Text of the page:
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The House Rule Proposed

I'm intent on making the following rule addition/change in my campaigns:

In addition to parries and blocks in mêlée combat, the Fight skill also covers training in dodging projectiles and avoiding lines of fire. Thus it can be used to defend against both Fight and Shoot attacks. This doesn't require a Stunt.

The Question

I would like to know the consequences of such a change, particularly unintended and/or undesirable consequences, in order to predict whether it's a worthwhile house rule for my campaigns. Conversely, if there aren't any consequences I overlooked, I'd like confirmation.

I'm seeking answer that are one or more of:

  • Actual experience with making such a change and witnessing the actual, tangible results (Good Subjective).
  • Sound, logically constructed reasoning for why the change may be unbalanced or otherwise undesirable (as opposed to Bad Subjective feels-based statements, or dismissals of balance entirely, or appeals to contrived and/or rare situations that would significantly strain willing suspension of disbelief if encountered repeatedly).
  • Mathematical theorycraft that proves that the way things are is more balanced than the houseruled state of affairs.

Addendum: the Reasoning Behind the Change

This idea of mine didn't come out of nowhere, but rather is a consequence of analysing the incentives the system provides for skill distribution - both in theory and in actual experience. Explaining my reasoning behind the change may prove useful to constructing a better answer.

Right now, for a rounded combatant, Athletics is a must-have skill, which indirectly makes Shoot much more desirable than Fight. I'm trying to reduce the pressure on combatants to prefer Shoot/Athletics, make defences slightly more variable, and make getting by on Fight alone viable (for those hulking, slow combatants).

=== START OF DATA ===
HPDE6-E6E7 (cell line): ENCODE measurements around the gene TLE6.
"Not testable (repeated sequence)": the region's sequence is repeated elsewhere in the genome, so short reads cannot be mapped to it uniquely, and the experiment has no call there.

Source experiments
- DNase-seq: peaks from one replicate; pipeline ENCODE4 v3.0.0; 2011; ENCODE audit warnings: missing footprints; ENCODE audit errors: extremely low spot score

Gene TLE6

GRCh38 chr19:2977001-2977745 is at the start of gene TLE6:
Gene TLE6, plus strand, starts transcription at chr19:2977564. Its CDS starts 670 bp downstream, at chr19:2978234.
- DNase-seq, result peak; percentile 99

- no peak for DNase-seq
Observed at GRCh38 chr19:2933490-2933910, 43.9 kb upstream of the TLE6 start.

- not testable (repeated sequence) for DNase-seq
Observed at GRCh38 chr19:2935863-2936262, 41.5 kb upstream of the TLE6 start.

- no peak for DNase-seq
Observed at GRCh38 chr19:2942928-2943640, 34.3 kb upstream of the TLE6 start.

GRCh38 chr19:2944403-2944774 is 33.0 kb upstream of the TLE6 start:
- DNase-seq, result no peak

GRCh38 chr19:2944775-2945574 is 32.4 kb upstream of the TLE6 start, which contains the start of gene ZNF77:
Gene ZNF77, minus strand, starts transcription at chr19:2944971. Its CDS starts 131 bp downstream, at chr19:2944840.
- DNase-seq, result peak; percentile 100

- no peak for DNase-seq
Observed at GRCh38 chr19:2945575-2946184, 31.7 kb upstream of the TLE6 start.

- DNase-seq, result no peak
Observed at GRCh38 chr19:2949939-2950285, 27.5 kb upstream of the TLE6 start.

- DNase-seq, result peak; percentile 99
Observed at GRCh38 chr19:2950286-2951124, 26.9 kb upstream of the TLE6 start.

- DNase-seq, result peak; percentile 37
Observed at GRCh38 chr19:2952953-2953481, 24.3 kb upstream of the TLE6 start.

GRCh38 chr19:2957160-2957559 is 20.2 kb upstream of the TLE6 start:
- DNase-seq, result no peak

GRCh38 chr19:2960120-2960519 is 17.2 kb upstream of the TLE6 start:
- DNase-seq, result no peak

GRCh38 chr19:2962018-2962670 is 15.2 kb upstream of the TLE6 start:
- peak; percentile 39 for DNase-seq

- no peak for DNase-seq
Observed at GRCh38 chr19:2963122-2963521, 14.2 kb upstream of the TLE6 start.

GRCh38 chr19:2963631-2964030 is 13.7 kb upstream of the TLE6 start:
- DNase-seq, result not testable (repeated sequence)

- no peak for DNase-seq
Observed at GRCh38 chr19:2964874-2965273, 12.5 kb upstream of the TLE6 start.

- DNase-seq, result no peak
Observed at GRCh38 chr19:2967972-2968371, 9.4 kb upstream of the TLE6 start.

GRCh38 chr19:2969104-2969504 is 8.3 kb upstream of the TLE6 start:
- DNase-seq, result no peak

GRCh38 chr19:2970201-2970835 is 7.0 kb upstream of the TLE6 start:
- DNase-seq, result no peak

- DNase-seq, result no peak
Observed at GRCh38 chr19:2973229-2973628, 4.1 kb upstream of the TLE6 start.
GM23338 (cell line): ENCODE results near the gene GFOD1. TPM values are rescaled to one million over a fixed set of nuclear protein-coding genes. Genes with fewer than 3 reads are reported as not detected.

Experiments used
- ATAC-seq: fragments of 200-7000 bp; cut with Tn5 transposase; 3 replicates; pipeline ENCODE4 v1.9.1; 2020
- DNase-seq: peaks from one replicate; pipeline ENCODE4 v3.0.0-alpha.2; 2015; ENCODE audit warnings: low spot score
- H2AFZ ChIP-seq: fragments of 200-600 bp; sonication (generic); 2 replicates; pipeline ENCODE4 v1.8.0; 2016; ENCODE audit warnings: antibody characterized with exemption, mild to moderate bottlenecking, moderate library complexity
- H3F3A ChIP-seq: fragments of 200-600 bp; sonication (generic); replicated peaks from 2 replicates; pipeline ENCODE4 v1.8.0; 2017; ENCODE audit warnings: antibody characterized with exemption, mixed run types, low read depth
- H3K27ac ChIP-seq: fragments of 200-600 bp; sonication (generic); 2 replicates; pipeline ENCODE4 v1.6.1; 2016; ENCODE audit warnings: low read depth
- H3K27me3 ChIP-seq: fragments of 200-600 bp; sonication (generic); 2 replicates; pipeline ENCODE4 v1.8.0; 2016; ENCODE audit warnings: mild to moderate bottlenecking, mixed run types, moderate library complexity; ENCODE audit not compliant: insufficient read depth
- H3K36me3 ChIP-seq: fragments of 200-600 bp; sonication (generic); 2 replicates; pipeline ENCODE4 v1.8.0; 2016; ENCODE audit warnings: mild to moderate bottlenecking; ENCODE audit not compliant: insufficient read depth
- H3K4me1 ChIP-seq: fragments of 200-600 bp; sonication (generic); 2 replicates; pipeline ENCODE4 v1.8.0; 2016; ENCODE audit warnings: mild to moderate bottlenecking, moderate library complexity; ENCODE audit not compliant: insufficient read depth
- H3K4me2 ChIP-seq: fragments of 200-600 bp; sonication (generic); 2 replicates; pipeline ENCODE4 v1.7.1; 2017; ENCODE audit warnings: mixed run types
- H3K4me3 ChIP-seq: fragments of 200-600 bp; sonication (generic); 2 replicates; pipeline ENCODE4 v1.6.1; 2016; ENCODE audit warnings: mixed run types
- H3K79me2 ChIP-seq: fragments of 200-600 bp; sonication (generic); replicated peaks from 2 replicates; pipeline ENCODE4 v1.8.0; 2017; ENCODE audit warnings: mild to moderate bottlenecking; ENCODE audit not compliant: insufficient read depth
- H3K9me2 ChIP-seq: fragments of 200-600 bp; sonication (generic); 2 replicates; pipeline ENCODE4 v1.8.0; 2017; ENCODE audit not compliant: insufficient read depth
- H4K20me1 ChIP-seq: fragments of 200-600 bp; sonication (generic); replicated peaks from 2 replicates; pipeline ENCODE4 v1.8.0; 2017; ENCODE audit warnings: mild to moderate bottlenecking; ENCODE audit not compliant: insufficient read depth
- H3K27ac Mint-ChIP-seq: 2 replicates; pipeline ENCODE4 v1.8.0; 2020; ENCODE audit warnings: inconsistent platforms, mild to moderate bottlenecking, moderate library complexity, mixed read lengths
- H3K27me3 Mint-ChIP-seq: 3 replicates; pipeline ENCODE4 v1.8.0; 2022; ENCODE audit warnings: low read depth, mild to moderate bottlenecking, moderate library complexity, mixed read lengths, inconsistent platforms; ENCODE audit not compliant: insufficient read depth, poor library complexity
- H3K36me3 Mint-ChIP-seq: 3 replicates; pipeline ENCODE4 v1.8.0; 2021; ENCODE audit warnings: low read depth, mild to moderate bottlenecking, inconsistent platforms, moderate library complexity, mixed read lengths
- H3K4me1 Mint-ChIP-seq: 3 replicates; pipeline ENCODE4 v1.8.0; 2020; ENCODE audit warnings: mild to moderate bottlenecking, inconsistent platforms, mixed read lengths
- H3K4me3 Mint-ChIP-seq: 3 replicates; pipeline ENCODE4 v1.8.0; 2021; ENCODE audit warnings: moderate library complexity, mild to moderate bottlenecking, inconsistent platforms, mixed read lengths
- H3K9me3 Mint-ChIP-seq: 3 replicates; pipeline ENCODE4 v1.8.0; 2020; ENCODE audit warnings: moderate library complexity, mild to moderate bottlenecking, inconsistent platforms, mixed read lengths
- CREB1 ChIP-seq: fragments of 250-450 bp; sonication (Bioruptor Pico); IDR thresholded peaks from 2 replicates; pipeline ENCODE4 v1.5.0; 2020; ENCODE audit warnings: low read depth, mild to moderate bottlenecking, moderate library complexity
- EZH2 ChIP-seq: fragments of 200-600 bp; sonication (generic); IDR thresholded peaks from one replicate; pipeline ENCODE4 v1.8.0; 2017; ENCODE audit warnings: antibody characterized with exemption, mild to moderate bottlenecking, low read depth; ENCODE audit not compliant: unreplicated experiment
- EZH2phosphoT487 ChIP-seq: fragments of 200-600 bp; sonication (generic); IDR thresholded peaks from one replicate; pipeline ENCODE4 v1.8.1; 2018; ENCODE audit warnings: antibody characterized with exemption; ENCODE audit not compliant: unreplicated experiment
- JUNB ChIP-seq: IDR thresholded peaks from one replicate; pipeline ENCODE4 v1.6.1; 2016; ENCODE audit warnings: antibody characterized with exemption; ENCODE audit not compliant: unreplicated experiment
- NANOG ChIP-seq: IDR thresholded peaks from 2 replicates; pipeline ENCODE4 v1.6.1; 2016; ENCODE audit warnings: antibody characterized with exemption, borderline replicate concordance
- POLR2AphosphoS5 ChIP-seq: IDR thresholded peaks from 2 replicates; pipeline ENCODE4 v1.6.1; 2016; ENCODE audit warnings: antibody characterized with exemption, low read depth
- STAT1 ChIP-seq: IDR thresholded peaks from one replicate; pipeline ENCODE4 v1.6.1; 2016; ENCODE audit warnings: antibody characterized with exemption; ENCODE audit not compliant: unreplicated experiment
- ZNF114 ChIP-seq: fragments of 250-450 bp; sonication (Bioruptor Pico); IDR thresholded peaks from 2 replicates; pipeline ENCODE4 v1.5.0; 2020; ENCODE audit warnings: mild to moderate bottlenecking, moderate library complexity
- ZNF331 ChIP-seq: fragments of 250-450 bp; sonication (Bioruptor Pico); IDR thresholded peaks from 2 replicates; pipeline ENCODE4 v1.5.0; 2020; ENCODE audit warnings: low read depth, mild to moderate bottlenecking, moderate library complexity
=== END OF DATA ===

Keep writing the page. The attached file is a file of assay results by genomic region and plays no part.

Key points that make Athletics a must-have and/or make Fight underwhelming in the RAW:

  • For rounded defence, everyone needs Athletics anyway: fighters need it to defend against ranged attacks, while shooters need it to defend against any attacks.
  • For slow, heavy, close-in concepts, Physique doesn't provide anywhere near as much protection as Athletics: extra stress boxes are drastically inferior to having a higher defence roll under the overwhelming majority of circumstances.
  • Close-in fighters also happen to need closing in before the attack more quickly (especially when facing shooters), and thus can benefit from Athletics for its movement effects. Also, even if Fight can be used to interfere with a shooter's aim while close in, by RAW one still needs Athletics to dodge while charging into close combat.
  • Sure, Fight can be used to Create Advantages, but so can Shoot and especially Athletics, so it's not a counterbalancing factor in Fight's favour.
  • Sure, unlike Shoot, Fight can be used to prevent an enemy from moving out of a zone you're in, that's a dubious benefit: Athletics can be used similarly, and someone with Shoot usually doesn't care that an enemy moves out of close combat.
  • Using ammo scarcity and/or disarming to bring Shoot and Fight in line requires being really heavy-handed to reach parity, and starts looking contrived fast in many (most?) settings.

I'm hoping my change will mitigate the first two points without breaking anything important.

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"Defense" means "nothing happens".

There's a lot of rhetorical circling I could do, but that's the heart of it. I mean, a lot of times "nothing happens" is a good thing when it could be happening to you, but all the same. This will strictly increase defense rolls, and as a result nothing will be happening more often. Ultimately the impact is going to depend on your campaign variety.

It's more likely to be a good thing if your campaign is pretty eclectic - you've got a Face, a Driver, a Techie, and a Bruiser, and each of their respective domains gets approximately equal screen time - then the fight scenes will take a little longer, and full-pyramid antagonists built for fighting will take a little longer to wear down in them, which can make them feel more climactic when they do happen.

It's more likely to be a bad thing if your campaign is already heavily weighted toward physical conflict, with everyone being a fairly good bruiser or shootist. "Nothing" will happen proportionately more often; fights against full-pyramid antagonists built for fighting are routine and they're all just going to take longer to resolve.

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